Posts Tagged ‘Grammar’

PostHeaderIcon Lexical Functional Grammar

Lexical Functional Grammar (LFG) was developed by Kaplan and Bresnan in 1980’s. As the name suggests lexicon plays a major role in LFG. It claims having computational viability and cognition. LFG competes with Government and Binding theory.

LFG has two levels of processing. In the first level, phrase structure rules (CFGs) are used to get a tree structure. This tree structure, known as constituent structure or C structure, captures the linear and hierarchical relationships. Thereafter functional structure of F-structure is obtained by unifying feature bundles.

There are similarities between LFG and ATN. The CFG rules that generate C-structure are similar to the unaugmented part of ATN. The functional description of LFG are similar to the augmentation in ATN. So LFG grammars are as powerful as ATN grammars.

LFG employs double shafted arrow mechanism for dealing with long distance dependencies. The double shafted mechanism is less natural and less intuitive. LFG chose direct linking of functionally dependent constituents. . Also it uses single operation of unification thereby making the grammar easy to write. Unification, on the other hand, is a costly operation. Unification results in large number of feature structures built and then rejected.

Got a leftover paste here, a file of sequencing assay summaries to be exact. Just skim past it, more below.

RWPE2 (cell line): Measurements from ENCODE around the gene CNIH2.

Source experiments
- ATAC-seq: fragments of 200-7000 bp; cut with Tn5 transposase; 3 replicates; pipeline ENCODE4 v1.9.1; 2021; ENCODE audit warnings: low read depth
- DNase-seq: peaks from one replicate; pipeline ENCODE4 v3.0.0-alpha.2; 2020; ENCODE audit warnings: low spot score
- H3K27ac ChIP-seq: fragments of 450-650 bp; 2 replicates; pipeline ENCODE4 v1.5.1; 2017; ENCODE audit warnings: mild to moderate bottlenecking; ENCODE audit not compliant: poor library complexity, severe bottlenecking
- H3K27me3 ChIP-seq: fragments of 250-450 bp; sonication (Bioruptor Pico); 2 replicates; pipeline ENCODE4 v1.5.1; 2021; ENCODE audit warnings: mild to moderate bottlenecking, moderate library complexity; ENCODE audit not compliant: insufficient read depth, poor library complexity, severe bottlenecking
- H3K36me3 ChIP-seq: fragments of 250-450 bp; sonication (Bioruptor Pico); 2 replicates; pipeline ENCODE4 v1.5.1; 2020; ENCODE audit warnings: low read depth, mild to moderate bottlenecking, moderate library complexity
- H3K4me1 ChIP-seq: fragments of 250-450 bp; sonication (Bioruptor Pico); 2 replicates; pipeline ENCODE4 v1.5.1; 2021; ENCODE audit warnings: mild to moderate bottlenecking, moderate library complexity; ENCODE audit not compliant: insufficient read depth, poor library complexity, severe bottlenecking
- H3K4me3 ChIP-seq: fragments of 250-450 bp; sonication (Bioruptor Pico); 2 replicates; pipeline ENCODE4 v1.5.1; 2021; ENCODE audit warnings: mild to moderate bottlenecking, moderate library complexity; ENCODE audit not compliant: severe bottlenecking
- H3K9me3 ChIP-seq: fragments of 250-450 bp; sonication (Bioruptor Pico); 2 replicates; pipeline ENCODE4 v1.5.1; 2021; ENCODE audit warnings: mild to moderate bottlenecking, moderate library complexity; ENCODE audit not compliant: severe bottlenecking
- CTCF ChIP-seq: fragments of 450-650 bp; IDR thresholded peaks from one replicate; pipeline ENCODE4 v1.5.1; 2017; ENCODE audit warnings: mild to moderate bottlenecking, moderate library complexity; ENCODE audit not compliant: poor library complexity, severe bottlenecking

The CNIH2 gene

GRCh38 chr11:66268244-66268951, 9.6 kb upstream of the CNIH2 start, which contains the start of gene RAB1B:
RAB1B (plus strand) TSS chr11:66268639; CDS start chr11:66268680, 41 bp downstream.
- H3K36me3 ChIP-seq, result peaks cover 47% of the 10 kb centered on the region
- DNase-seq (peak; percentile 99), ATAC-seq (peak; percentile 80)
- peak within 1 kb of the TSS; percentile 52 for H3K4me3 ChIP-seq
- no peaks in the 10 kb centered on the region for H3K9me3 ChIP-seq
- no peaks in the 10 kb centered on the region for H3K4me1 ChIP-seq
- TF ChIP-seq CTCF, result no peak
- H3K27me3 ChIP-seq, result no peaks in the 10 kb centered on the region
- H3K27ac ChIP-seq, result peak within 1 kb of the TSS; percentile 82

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PostHeaderIcon Script Grammar

Script grammar is a grammar at the level of scripts. It is a unique characteristic of Indian languages. Unlike western languages, Indian scripts are directly based on phonetics. The units of orthography are essentially C*V syllables where C denotes consonant sound and V denotes vowel sound. C*V syllables are known as aksharas, the atomic units of writing. There are more than 5000 aksharas covering the words of all the major Indian languages. Script Grammars define the manner in which a script of a given (Indian) language is to be written.

The script grammar is a grammar of scripts. It accepts only valid aksharas. This is to ensure that invalid sequences do not occur in any language.

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PostHeaderIcon Universal Grammar

Introduction To Universal Grammar

Noam Chomsky

Noam Chomsky

Universal grammar is the brainchild of Noam Chomsky. In contrast to taxonomic approach of traditional grammar, universal grammar adopts cognitive approach. Cognition is the study of processes by means of which what human beings get to know the world. Human beings have tacit (i.e. Subconscious) knowledge of grammar. That is humans know how to form and interpret expressions in their native languages. they know but they may not explain how they get this ability. This is because they have no conscious awareness of the processes involved.

Competence and Performance

Chomsky says that native speakers have grammatical competence (i.e. Tacit knowledge) in their native language. Chomsky made difference between competence and performance. According to him while competence is knowledge of language performance is the actual use of language in concrete situations. Universal grammar is concerned with competence in that it tells what someone should know to have competence in a language. Note that performance is properly studied in psycholinguistics. Theoretically Universal Grammar (UG) generalises from the grammars of particular I-languages (i.e. Internalised linguistic system) to the grammars of all possible natural I- languages.

Universal Grammar Theory